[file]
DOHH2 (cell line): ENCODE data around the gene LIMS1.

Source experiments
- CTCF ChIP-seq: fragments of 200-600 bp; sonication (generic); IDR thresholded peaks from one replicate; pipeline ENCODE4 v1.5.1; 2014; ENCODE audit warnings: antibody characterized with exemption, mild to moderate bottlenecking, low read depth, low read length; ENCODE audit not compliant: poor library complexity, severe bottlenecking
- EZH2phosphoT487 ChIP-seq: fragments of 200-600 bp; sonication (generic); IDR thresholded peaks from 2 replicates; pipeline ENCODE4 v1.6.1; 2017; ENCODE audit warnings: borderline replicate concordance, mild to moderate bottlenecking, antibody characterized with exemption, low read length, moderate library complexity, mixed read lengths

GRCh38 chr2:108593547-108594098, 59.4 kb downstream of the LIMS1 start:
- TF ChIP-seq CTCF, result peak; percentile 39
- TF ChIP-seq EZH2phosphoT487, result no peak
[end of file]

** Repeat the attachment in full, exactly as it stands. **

DOHH2 (cell line): ENCODE data around the gene LIMS1.

Source experiments
- CTCF ChIP-seq: fragments of 200-600 bp; sonication (generic); IDR thresholded peaks from one replicate; pipeline ENCODE4 v1.5.1; 2014; ENCODE audit warnings: antibody characterized with exemption, mild to moderate bottlenecking, low read depth, low read length; ENCODE audit not compliant: poor library complexity, severe bottlenecking
- EZH2phosphoT487 ChIP-seq: fragments of 200-600 bp; sonication (generic); IDR thresholded peaks from 2 replicates; pipeline ENCODE4 v1.6.1; 2017; ENCODE audit warnings: borderline replicate concordance, mild to moderate bottlenecking, antibody characterized with exemption, low read length, moderate library complexity, mixed read lengths

GRCh38 chr2:108593547-108594098, 59.4 kb downstream of the LIMS1 start:
- TF ChIP-seq CTCF, result peak; percentile 39
- TF ChIP-seq EZH2phosphoT487, result no peak